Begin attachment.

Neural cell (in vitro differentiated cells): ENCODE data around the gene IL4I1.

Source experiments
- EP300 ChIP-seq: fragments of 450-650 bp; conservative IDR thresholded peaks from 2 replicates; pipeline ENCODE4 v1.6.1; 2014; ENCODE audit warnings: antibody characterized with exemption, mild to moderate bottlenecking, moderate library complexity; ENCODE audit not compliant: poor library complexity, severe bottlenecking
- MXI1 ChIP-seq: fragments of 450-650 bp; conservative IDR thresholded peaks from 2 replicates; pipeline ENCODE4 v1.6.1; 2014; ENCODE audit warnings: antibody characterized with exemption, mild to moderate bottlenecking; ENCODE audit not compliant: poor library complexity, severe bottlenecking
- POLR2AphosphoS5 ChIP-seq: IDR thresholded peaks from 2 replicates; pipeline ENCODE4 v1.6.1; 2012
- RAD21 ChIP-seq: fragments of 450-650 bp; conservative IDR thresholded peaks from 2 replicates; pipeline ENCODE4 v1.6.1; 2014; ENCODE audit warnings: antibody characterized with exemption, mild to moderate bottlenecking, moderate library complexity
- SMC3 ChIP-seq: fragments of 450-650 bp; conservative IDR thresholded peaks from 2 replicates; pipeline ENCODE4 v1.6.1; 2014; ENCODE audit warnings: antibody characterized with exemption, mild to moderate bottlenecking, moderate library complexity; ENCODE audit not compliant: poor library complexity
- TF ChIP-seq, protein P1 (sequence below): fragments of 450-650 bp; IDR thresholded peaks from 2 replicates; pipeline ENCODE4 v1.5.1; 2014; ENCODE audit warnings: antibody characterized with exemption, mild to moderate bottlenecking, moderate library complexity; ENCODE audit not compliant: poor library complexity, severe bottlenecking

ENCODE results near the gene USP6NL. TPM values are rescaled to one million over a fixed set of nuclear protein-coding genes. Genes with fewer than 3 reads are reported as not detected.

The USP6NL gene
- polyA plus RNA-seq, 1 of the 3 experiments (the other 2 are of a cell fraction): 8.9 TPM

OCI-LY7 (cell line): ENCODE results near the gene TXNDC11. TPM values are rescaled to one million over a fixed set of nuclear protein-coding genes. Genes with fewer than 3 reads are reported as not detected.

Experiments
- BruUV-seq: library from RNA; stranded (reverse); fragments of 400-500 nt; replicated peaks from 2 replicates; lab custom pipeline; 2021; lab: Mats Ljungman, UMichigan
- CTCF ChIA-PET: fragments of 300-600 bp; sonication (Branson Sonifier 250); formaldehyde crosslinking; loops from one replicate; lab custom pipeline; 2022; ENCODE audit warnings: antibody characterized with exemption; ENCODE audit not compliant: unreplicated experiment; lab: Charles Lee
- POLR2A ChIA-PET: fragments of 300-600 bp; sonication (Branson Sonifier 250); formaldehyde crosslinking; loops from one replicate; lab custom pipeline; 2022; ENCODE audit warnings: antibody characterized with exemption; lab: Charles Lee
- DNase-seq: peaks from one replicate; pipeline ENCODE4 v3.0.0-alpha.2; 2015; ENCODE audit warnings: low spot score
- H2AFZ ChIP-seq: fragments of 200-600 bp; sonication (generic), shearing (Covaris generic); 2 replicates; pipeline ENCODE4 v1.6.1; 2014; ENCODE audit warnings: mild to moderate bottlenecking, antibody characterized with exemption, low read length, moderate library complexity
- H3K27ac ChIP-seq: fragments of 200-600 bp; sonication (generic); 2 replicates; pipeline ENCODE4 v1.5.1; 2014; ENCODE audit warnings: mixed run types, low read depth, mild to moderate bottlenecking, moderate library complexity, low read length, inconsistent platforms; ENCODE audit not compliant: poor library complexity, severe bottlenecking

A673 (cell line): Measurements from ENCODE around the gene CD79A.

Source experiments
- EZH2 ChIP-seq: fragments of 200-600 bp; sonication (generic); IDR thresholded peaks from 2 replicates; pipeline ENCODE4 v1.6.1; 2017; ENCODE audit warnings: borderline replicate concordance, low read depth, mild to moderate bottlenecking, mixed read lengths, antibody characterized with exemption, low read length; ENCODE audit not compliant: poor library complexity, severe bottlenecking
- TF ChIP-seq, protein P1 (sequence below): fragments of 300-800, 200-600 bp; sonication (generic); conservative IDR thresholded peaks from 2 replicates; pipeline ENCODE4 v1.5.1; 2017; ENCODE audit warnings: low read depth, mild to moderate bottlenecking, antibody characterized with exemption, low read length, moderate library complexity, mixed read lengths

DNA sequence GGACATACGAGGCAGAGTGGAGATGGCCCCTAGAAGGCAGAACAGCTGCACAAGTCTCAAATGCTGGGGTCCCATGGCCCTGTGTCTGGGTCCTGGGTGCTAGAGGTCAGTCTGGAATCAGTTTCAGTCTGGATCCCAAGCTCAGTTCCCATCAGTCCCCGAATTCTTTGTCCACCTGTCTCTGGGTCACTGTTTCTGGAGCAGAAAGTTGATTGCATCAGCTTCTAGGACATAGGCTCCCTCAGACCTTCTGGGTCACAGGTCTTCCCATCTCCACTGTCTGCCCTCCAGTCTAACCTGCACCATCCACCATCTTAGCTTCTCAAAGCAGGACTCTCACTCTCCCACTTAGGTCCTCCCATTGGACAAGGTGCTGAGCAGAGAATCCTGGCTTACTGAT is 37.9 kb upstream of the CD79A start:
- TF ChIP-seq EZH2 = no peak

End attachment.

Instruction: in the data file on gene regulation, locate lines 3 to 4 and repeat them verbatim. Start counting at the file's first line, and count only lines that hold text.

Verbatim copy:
- EP300 ChIP-seq: fragments of 450-650 bp; conservative IDR thresholded peaks from 2 replicates; pipeline ENCODE4 v1.6.1; 2014; ENCODE audit warnings: antibody characterized with exemption, mild to moderate bottlenecking, moderate library complexity; ENCODE audit not compliant: poor library complexity, severe bottlenecking
- MXI1 ChIP-seq: fragments of 450-650 bp; conservative IDR thresholded peaks from 2 replicates; pipeline ENCODE4 v1.6.1; 2014; ENCODE audit warnings: antibody characterized with exemption, mild to moderate bottlenecking; ENCODE audit not compliant: poor library complexity, severe bottlenecking